Mortgage giants Fannie Mae and Freddie Mac exceeded the 2004 housing goals required by their government charter, but Freddie Mac was penalized for counting certain purchases without prior approval, the Department of Housing and Urban Development said Monday.

HUD said both of the government-sponsored enterprises exceeded their housing goals in 2004, but the Department penalized Freddie Mac’s 2004 performance for its failure to obtain HUD’s approval during the 2004 performance year before counting certain mortgage purchases.

In 2003, the Office of Federal Housing Enterprise Oversight discovered accounting irregularities by Freddie Mac, leading to a massive re-audit and earnings restatement and internal probe, as well as a management shakedown.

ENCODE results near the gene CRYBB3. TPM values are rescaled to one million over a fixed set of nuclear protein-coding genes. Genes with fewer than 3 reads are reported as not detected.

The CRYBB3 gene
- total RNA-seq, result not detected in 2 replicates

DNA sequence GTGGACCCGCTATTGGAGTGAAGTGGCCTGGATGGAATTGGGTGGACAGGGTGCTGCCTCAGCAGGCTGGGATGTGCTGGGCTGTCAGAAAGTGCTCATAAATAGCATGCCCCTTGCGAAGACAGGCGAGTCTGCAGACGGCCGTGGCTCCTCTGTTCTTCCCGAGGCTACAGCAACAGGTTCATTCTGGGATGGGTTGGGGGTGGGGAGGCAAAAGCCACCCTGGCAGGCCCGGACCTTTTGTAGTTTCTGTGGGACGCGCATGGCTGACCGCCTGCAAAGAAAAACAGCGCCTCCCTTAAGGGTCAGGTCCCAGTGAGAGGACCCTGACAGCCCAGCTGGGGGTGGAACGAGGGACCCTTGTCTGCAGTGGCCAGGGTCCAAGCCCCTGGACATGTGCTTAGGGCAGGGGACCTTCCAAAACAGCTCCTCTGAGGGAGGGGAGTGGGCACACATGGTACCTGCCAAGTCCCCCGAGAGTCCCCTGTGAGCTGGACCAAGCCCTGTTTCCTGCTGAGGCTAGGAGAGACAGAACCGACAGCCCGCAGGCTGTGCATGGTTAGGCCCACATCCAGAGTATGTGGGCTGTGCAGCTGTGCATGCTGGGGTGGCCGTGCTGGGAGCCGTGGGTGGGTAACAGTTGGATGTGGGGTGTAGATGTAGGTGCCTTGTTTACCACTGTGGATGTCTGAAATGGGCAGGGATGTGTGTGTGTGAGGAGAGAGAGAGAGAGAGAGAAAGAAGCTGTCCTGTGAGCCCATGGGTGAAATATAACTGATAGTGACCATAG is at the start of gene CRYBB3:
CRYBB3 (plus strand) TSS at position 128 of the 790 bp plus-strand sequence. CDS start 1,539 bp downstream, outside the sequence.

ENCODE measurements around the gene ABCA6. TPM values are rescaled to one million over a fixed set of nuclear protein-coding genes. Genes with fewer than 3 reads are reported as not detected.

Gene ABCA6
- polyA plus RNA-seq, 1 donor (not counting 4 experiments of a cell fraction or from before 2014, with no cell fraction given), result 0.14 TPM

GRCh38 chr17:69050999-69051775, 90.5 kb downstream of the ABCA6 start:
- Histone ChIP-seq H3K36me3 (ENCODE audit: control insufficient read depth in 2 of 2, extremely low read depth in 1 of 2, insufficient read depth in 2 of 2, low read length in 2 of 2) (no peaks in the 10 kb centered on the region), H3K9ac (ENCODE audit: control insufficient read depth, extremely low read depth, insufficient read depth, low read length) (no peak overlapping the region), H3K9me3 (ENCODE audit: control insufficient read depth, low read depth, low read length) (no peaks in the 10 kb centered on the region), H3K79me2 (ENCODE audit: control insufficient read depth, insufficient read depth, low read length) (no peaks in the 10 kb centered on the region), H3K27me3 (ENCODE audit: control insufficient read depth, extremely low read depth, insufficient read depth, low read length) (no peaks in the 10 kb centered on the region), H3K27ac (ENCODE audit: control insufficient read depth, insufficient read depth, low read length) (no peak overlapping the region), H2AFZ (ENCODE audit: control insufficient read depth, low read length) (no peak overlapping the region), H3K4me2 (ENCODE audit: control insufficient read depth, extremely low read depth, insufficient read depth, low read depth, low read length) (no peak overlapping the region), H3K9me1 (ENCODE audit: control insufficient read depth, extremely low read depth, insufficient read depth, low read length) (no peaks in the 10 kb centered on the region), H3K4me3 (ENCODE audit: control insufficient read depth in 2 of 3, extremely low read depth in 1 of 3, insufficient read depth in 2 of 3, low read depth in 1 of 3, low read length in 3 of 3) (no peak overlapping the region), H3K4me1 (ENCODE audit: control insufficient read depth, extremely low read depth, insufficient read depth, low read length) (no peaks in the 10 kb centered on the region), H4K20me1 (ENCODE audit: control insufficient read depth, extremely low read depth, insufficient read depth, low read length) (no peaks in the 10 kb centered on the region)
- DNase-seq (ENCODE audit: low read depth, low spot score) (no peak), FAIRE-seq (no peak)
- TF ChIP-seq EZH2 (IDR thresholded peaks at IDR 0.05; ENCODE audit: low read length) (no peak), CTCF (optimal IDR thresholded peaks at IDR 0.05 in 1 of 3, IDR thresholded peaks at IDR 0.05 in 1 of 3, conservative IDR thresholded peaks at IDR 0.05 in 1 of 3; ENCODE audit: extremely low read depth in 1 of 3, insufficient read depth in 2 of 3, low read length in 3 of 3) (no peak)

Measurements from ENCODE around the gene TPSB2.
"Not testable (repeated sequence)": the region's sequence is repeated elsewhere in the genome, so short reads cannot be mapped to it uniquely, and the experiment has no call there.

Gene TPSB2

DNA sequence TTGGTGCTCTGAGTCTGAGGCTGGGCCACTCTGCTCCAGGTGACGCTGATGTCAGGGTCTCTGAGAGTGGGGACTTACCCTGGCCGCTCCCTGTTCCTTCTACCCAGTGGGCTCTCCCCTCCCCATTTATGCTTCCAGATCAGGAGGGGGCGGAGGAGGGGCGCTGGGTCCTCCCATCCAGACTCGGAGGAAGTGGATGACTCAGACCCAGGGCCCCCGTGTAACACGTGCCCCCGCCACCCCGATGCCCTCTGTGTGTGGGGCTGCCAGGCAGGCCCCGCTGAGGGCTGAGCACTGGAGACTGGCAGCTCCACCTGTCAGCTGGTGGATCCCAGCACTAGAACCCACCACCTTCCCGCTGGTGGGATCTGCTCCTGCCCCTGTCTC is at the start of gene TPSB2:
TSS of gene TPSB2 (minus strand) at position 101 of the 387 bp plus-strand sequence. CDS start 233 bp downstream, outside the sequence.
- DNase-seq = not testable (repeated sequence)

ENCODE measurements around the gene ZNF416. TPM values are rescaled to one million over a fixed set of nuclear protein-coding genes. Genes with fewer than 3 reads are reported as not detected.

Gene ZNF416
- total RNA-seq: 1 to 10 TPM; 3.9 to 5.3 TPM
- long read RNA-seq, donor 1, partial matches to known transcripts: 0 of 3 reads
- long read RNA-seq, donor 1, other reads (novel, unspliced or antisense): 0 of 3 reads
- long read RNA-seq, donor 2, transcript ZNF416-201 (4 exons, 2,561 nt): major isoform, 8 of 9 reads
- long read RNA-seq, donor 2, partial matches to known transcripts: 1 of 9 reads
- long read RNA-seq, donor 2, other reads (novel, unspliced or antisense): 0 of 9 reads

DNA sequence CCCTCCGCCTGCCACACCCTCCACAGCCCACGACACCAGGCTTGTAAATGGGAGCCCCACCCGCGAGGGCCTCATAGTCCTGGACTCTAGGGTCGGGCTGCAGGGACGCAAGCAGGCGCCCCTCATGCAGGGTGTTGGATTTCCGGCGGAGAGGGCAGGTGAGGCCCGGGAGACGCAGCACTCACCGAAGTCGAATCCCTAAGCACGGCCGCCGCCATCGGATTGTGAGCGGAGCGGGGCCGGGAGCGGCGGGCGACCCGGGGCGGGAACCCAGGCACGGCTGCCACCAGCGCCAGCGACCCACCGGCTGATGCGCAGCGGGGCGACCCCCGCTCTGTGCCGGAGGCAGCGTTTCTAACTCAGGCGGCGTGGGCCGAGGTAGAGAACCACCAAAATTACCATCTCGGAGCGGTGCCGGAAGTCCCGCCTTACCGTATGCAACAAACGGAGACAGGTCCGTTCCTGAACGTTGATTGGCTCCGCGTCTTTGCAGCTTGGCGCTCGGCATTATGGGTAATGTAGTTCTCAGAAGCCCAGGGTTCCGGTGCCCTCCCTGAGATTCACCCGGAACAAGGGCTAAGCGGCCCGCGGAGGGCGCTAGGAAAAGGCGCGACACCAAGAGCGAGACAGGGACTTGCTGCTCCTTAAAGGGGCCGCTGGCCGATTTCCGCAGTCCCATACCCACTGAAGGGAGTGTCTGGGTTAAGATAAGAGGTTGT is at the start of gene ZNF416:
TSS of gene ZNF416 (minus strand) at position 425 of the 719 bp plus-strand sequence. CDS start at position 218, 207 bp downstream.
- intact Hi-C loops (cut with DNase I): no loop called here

OFHEO last year also uncovered accounting violations at fellow GSE Fannie Mae, setting off shareholder lawsuits and investigations by the Justice Department and the Securities and Exchange Commission. As a result, the company will have to restate earnings by as much as $12 billion.

In December 2004, Fannie Mae replaced Franklin Raines, its chairman and CEO, who announced he was taking early retirement, and Fannie Mae’s chief financial officer, Timothy Howard, resigned Dec. 21.

Even with those penalties, which reduced the credit Freddie received for certain purchases, the company exceeded its housing goals, HUD said.

Fannie and Freddie are required to meet annual goals for funding mortgages for low and moderate-income buyers as well as for loans in underserved areas.


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